Survival From Out‐of‐Hospital Cardiac Arrest: Are We Beginning to See Progress?
- Stuart Berger
- Journal of the American Heart Association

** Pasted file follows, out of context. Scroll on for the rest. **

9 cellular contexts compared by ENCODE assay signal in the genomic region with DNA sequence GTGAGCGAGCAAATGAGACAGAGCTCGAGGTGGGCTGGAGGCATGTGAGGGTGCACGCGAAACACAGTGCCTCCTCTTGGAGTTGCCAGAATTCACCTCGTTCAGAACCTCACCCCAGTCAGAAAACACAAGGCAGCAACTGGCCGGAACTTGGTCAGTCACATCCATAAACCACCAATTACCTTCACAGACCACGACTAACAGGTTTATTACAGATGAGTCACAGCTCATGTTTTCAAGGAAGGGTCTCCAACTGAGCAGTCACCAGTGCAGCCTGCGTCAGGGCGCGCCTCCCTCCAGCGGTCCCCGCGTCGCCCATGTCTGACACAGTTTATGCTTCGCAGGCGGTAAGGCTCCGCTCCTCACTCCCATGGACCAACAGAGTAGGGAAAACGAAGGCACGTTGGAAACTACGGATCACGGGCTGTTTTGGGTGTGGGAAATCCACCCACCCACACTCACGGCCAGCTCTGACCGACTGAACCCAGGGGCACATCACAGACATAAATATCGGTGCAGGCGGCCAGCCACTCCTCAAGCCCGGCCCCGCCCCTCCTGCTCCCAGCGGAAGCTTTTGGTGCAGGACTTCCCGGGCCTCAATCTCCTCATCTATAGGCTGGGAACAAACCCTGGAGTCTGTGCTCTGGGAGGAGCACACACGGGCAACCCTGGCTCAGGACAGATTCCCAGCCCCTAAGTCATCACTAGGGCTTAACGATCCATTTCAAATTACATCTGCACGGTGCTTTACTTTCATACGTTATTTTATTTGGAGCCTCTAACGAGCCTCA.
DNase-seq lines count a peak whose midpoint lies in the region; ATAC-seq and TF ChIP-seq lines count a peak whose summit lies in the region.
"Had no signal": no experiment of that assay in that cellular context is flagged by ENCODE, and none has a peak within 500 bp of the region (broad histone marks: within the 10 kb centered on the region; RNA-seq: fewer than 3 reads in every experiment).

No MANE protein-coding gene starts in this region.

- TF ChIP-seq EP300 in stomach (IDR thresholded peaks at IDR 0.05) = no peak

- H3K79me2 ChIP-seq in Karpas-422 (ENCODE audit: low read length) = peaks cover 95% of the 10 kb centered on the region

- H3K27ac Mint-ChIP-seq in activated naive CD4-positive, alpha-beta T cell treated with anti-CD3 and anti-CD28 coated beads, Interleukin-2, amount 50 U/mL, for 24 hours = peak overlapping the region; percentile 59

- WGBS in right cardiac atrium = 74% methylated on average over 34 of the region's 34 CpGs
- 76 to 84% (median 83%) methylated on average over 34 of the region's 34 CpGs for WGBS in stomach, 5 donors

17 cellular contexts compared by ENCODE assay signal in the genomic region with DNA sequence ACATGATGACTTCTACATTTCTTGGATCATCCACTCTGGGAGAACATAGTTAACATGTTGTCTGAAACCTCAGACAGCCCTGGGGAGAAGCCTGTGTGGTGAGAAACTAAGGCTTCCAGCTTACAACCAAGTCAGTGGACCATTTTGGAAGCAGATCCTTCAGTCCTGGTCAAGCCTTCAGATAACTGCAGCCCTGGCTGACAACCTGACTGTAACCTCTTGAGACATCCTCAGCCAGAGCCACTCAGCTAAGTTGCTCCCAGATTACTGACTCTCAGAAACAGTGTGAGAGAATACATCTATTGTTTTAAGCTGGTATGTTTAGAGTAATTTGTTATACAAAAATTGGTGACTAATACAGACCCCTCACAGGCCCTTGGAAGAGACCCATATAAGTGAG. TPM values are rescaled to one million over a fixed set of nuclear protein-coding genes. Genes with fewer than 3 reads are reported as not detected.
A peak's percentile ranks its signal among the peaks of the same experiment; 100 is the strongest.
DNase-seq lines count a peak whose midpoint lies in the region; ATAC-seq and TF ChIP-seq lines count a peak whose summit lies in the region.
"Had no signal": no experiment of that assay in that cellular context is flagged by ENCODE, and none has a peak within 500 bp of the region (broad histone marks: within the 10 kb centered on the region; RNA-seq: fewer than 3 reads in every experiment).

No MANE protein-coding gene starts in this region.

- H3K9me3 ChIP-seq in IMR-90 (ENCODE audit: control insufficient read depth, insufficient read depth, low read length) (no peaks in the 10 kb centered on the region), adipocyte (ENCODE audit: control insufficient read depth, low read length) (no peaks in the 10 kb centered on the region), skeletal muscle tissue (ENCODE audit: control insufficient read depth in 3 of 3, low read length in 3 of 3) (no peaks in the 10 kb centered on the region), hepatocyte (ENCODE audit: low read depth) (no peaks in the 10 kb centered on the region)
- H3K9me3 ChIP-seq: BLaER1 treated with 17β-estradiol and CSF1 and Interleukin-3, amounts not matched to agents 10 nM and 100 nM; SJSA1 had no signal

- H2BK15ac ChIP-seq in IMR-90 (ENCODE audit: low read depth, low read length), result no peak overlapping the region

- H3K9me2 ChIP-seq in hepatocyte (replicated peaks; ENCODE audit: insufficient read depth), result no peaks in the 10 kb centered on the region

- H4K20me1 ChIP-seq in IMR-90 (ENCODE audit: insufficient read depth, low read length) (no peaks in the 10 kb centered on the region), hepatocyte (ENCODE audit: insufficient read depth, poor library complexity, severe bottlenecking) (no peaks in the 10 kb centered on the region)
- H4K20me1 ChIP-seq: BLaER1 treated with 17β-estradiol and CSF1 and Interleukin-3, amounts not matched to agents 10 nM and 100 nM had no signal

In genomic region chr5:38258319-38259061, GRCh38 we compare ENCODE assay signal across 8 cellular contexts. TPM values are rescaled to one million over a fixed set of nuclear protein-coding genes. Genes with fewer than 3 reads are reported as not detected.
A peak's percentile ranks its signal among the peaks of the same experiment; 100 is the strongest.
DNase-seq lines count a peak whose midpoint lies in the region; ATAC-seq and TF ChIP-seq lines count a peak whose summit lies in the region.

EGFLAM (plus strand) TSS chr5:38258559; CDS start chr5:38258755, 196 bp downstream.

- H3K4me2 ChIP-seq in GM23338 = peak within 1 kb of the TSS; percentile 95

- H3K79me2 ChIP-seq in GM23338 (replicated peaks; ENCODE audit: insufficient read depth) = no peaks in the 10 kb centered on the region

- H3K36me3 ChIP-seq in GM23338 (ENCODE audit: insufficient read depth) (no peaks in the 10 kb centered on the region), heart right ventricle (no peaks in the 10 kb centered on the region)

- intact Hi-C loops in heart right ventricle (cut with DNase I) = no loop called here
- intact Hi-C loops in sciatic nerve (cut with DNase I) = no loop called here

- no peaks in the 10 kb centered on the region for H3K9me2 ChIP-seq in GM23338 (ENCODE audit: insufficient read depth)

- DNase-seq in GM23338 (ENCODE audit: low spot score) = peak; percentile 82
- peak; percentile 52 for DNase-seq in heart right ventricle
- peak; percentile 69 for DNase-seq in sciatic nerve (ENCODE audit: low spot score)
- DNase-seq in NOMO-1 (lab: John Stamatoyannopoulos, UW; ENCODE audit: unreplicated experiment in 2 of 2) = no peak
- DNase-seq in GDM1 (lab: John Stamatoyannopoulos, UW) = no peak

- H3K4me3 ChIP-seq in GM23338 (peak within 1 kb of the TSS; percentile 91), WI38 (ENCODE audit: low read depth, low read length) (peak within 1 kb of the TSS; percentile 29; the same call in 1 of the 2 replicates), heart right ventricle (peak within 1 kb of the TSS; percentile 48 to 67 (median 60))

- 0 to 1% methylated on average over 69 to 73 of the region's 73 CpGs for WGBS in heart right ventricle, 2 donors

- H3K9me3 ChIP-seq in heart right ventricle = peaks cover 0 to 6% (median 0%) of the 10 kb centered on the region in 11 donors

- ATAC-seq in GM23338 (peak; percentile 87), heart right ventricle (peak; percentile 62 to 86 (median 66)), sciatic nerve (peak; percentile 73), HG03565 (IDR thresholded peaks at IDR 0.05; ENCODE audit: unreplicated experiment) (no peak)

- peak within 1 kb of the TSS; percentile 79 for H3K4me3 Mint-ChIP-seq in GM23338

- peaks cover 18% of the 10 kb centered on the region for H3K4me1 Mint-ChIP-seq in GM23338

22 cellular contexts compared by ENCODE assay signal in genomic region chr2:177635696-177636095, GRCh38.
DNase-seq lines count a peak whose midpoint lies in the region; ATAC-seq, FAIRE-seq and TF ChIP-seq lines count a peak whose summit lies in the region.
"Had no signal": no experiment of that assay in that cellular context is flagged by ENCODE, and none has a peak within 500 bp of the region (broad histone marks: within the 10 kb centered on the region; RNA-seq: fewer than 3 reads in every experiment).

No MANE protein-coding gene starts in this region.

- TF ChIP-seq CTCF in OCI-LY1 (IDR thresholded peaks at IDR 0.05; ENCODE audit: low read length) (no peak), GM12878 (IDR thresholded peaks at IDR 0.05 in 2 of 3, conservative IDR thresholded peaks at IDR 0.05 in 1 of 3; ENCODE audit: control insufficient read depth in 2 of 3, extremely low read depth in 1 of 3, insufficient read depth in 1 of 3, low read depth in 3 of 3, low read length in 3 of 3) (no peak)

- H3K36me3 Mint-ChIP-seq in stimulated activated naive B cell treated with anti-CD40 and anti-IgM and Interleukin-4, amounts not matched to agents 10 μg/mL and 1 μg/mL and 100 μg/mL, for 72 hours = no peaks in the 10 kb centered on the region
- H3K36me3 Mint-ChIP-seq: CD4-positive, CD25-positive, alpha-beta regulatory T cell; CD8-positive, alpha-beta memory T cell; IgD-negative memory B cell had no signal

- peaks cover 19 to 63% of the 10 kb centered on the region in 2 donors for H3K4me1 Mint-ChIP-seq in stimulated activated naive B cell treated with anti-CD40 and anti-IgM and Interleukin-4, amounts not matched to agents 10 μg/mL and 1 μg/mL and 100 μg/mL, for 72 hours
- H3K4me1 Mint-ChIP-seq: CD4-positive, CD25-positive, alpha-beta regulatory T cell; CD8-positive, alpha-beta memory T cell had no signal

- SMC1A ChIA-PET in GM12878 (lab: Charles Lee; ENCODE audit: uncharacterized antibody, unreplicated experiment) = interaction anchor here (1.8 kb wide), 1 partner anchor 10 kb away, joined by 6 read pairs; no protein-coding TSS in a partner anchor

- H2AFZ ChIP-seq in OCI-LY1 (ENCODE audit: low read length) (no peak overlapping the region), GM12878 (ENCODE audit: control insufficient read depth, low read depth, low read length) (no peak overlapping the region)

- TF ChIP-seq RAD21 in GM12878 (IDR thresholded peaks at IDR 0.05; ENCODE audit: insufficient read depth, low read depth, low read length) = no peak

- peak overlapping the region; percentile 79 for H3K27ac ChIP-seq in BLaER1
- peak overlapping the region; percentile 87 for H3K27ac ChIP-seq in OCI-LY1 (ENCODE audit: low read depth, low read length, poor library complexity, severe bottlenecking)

BACKGROUND The HeartRescue Project is a multistate public health initiative focused on establishing statewide out-of-hospital cardiac arrest (OHCA) systems of care to improve case capture and OHCA care in the community, by emergency medical services (EMS), and at hospital level. METHODS AND RESULTS From 2011 to 2015 in the 5 original HeartRescue states, all adults with EMS-treated OHCA due to a presumed cardiac cause were included. In an adult population of 32.8 million, a total of 64 988 OHCAs-including 10 046 patients with a bystander-witnessed OHCA with a shockable rhythm-were treated by 330 EMS agencies. From 2011 to 2015, the case-capture rate for all-rhythm OHCA increased from an estimated 39.0% (n=6762) to 89.2% (n=16 103; P<0.001 for trend). Overall survival to hospital discharge was 11.4% for all rhythms and 34.0% in the subgroup with bystander-witnessed OHCA with a shockable rhythm. We observed modest temporal increases in bystander cardiopulmonary resuscitation (41.8-43.5%, P<0.001 for trend) and bystander automated external defibrillator application (3.2-5.6%, P<0.001 for trend) in the all-rhythm group, although there were no temporal changes in survival. There were marked all-rhythm survival differences across the 5 states (8.0-16.1%, P<0.001) and across participating EMS agencies (2.7-26.5%, P<0.001). CONCLUSIONS In the initial 5 years, the HeartRescue Project developed a population-based OHCA registry and improved statewide case-capture rates and some processes of care, although there were no early temporal changes in survival. The observed survival variation across states and EMS systems presents a future challenge to elucidate the characteristics of high-performing systems with the goal of improving OHCA care and survival.